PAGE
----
Nice work and a great achievement!
Based solely on my experience alone, which is limited, I found that it paid to invest in a few genres to start with so people had more opportunity to find you, especially if you are a fairly unknown commodity coming in to AJ. In the next few months after starting, you will start finding that people tend to like your work in a few specific categories. Then it probably pays to focus on those categories more than the others. I still will write for other categories, but since finding those few that people seem to prefer my music, I write the bulk for those few.
Again, this is only my perspective, and I came in fairly unknown with little true following. Your mileage may vary.
Hope this helps!
Sorry to be late to the party. Congratulations, Udo. I have enjoyed your work since day one. Best wishes for your increasing success!
What’s the point exactly of uploading a track you think is crap, expressing disbelief in these forums that it got approved, and then being surprised that it’s getting sales? ... Maybe I’m missing the point.
Actually, there is a great point here. The point is that the music we might consider great is not what our customers find great. Making the post here allowed discovery of that point. I think it is an observation that many of us have made here. What we think is great is not necessarily what sells or even gets approved because it is not what the customers are buying. The first step to discovering this is making the observation that the OP made.
Hope that makes sense.
Anyone for a beer?
MichalskiMusic saidSeriously? Gosh dangit, I’ve been working on arranging Mahler’s entire 8th Symphony just for AJ. My hopes have been dashed! lol, okay, kidding aside, I think taking excepts of Mahler-like music can be very useful. Classical music can be very long and obtrusive for production purposes, but taking key sections out of the pieces can be effective, I think.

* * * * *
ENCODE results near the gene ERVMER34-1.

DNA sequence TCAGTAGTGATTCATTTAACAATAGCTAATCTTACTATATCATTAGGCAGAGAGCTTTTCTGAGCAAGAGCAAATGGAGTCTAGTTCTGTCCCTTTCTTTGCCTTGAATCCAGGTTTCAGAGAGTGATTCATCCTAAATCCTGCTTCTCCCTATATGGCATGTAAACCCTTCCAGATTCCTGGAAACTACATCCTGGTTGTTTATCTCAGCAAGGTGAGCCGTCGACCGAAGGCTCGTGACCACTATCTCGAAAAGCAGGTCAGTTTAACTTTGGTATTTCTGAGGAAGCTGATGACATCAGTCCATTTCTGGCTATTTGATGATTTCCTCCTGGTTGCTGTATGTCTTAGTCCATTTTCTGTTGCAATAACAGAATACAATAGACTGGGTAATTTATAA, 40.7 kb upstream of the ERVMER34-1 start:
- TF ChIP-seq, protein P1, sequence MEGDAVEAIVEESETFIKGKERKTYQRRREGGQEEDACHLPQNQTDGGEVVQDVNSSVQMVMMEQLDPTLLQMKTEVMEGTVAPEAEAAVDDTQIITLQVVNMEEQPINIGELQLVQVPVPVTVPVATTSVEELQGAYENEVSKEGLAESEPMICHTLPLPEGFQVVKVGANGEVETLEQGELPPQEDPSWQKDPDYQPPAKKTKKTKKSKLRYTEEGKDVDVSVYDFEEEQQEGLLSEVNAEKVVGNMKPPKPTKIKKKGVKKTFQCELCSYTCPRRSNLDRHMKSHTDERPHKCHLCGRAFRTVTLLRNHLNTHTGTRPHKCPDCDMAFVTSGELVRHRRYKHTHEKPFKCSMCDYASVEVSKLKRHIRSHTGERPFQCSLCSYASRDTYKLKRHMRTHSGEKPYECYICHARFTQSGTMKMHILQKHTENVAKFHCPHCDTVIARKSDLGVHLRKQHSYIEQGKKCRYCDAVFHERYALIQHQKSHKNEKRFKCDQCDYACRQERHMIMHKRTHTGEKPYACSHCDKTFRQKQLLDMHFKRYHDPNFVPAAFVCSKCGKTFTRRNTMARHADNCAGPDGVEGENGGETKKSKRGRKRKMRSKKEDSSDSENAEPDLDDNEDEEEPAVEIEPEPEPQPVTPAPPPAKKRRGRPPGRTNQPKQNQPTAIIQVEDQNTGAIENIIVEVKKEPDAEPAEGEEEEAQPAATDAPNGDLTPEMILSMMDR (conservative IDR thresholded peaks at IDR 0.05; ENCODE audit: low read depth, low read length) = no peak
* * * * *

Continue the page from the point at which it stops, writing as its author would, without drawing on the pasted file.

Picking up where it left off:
They are not looking for a Mahler Symphony on Audiojungle.
It can be useful and effective but I am don’t think doing this should be mistaken as a viable business model for an AJ author. I would be very happy to find I am wrong on this.
A few thoughts…
While production quality certainly matters and strength of composition is also important, at the end of the day, people buy music that works for their project. They are not looking for a Mahler Symphony on Audiojungle. They are usually looking for a track that subservient to the rest of the content of their project.
My point? Usually what you think is a good track is not what the customer thinks is good at all, because strength of composition and audio production is secondary to the role the music will play in their project. It takes some time to really understand what this means…at least it did for me. It means a track that I think is stellar may not sell much at all, while another, simple, whistle a happy tune track will do well.
It’s not about being the next great hip hop artist. It’s about writing a hip hop track that will do well under a commercial for Nike. It’s about writing a track that enhances everything else in the project and not being a distraction. Actually, the last point is probably the most important. The track should not be a distraction.
Now back to drinking…
This…it should be required reading for anyone producing audio, IMHO…even though it is more textbook than manual.http://www.amazon.com/Mastering-Audio-The-Art-Science/dp/0240808371
Berlin-InEar saidOh yes Fasttracker II! I remember this one very good!
I love Propellerheads REASON 7.0 (beside Cubase 7.5)
Does anybody remember Impulse Tracker and Fasttracker II?
I started with this shizzle back in the 90s
sigh. I have a soft spot in my heart for EZ-Track on the Atari ST. I still miss how easy it was to use. Of course, no audio, but for sequencing, it was da bomb.